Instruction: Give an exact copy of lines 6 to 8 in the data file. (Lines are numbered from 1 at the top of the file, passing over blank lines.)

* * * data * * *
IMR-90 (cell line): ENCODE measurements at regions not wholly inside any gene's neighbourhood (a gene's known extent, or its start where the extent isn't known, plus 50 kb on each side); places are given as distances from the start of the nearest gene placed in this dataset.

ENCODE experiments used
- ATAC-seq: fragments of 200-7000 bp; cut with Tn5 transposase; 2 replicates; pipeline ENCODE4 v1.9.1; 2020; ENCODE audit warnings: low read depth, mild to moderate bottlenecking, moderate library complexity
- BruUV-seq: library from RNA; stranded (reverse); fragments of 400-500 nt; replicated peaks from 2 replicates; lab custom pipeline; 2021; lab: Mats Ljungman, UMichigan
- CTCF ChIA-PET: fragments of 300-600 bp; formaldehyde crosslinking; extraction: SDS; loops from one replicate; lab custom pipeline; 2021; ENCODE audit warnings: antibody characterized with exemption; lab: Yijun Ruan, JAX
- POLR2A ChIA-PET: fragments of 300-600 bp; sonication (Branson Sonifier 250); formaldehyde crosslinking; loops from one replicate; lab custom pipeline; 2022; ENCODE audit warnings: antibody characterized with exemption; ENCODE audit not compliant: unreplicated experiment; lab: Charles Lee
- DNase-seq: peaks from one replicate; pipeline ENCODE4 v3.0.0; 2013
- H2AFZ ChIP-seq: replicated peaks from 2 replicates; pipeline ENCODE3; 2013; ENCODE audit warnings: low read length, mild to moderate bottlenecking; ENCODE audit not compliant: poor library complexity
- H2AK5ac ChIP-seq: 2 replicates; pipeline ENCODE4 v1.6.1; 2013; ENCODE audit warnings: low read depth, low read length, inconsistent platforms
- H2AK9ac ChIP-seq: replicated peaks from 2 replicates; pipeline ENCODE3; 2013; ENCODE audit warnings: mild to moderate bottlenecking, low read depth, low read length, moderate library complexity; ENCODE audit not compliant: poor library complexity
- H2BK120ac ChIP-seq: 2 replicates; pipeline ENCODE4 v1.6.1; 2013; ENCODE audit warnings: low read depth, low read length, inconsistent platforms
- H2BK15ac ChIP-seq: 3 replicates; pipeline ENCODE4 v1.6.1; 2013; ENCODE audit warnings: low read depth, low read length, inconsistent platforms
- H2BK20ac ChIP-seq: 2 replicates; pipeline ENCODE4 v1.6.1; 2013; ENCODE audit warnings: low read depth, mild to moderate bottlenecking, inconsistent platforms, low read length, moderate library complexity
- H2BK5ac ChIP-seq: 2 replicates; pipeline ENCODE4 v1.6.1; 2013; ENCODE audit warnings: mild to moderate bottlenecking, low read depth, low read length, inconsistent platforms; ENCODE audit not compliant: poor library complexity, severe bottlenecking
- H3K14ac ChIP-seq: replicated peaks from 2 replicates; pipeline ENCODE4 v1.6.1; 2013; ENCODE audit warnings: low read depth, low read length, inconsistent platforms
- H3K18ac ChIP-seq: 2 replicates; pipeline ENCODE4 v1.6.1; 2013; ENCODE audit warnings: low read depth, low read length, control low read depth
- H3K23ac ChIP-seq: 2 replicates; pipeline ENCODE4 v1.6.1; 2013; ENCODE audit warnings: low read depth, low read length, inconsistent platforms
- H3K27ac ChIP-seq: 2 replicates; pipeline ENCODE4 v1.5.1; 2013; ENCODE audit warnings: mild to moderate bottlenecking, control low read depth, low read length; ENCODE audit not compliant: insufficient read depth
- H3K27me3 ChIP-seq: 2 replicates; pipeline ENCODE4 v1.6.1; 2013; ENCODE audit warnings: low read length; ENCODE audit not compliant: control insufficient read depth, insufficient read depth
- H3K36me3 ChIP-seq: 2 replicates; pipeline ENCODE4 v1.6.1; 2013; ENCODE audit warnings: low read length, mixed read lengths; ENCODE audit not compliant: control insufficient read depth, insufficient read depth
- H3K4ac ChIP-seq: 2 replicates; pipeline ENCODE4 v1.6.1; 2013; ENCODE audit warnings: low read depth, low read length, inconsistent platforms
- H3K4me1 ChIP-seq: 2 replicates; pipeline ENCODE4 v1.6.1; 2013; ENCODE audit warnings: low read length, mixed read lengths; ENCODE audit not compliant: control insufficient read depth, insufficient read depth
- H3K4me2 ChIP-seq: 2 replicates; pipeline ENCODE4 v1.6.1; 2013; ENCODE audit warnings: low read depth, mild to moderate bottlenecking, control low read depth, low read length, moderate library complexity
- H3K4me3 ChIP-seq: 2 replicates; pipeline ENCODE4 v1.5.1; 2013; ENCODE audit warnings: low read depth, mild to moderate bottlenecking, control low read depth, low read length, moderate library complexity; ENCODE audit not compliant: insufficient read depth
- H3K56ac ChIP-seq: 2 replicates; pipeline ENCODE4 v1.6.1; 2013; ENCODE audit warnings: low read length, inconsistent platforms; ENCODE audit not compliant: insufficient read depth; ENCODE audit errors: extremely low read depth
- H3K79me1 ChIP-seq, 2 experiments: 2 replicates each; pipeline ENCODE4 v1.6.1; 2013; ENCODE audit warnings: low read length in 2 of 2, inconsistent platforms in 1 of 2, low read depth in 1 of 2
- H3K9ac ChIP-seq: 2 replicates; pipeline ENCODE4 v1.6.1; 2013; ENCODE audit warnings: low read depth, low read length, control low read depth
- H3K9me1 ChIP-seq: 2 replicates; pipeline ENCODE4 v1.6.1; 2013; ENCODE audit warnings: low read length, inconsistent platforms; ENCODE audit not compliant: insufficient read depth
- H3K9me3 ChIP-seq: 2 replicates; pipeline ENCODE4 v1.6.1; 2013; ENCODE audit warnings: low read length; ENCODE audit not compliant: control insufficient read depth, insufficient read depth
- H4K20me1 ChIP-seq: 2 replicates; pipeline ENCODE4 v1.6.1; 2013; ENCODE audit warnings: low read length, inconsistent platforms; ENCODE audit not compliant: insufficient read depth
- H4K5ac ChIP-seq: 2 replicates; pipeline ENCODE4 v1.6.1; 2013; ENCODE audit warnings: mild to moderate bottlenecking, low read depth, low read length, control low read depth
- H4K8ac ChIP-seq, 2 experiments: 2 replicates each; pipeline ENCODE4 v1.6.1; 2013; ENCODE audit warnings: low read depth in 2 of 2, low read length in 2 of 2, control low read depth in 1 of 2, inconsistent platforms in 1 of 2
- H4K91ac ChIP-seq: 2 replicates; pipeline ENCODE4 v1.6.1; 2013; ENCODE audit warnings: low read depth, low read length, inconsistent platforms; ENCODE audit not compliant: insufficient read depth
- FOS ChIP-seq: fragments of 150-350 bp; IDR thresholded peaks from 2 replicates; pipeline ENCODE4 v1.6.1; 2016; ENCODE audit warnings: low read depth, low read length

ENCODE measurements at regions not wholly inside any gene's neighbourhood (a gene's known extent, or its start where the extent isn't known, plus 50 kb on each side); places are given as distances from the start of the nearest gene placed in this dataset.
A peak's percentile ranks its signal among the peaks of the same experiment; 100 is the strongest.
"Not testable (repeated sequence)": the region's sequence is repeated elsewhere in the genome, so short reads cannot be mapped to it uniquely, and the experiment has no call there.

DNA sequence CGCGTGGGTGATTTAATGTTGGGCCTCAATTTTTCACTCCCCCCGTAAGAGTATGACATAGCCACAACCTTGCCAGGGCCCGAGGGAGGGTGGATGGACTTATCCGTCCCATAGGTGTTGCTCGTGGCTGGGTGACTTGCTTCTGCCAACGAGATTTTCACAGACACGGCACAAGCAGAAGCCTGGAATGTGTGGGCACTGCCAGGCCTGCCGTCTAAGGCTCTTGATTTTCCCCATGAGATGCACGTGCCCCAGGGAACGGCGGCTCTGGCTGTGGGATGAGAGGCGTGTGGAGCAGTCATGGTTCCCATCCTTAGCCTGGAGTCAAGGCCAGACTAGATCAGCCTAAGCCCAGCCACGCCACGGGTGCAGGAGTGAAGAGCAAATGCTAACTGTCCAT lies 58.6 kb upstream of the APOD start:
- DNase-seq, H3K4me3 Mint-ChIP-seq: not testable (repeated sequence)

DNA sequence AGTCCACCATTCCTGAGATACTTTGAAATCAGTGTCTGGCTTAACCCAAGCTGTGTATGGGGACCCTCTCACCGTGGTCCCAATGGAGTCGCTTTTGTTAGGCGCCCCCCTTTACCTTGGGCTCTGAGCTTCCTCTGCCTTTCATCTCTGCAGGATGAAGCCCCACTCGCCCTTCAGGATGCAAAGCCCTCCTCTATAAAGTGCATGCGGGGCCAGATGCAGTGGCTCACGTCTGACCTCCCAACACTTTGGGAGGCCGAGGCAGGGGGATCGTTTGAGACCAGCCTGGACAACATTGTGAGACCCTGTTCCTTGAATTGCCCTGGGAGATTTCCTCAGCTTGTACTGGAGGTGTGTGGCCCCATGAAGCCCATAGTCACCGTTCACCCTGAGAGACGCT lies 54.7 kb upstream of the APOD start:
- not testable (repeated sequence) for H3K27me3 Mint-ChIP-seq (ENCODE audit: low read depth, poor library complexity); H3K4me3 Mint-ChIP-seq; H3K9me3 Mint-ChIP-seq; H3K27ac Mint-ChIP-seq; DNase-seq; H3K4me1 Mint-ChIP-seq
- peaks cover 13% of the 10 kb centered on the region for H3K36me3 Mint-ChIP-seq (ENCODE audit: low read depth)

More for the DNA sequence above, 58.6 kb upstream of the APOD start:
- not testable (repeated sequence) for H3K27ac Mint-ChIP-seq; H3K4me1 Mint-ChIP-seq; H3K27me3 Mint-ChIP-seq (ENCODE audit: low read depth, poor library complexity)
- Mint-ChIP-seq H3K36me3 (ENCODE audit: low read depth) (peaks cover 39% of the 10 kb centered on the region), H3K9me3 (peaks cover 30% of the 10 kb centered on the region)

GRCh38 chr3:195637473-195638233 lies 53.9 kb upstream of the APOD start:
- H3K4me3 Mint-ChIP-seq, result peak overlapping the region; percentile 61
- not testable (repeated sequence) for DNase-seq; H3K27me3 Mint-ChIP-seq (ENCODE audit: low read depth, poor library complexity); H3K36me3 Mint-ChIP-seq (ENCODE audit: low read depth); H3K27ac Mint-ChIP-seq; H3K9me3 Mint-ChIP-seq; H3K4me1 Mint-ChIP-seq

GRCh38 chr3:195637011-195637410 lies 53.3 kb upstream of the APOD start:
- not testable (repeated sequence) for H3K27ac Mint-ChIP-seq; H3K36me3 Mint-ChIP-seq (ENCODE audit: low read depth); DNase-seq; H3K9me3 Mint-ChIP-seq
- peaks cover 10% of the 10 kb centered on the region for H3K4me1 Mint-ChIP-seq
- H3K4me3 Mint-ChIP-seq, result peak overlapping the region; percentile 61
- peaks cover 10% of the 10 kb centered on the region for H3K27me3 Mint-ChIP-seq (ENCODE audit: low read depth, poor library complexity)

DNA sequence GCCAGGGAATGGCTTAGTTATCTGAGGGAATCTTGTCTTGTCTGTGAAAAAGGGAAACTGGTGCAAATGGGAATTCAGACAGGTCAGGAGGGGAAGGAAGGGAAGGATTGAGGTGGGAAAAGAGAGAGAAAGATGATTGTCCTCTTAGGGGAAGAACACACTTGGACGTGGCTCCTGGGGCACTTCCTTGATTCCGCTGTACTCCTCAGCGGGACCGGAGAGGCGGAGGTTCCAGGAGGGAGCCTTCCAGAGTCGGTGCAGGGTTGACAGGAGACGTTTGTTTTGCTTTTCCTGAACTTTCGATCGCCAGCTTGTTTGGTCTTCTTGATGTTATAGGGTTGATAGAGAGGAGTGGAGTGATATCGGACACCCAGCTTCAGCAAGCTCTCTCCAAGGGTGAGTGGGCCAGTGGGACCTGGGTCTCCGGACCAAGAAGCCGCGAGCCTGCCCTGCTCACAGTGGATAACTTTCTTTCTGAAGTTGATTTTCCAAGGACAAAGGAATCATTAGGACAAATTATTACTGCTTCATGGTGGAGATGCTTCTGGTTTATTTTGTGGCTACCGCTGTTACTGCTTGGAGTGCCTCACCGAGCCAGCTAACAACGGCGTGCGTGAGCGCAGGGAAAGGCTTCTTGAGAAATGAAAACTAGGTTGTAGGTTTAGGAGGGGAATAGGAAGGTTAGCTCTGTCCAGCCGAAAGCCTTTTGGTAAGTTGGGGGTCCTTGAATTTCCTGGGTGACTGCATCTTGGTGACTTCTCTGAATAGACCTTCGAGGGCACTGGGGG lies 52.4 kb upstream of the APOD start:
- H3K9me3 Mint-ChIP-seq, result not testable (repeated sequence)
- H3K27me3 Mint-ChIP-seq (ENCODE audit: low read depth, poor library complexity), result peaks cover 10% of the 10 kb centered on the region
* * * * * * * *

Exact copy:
- POLR2A ChIA-PET: fragments of 300-600 bp; sonication (Branson Sonifier 250); formaldehyde crosslinking; loops from one replicate; lab custom pipeline; 2022; ENCODE audit warnings: antibody characterized with exemption; ENCODE audit not compliant: unreplicated experiment; lab: Charles Lee
- DNase-seq: peaks from one replicate; pipeline ENCODE4 v3.0.0; 2013
- H2AFZ ChIP-seq: replicated peaks from 2 replicates; pipeline ENCODE3; 2013; ENCODE audit warnings: low read length, mild to moderate bottlenecking; ENCODE audit not compliant: poor library complexity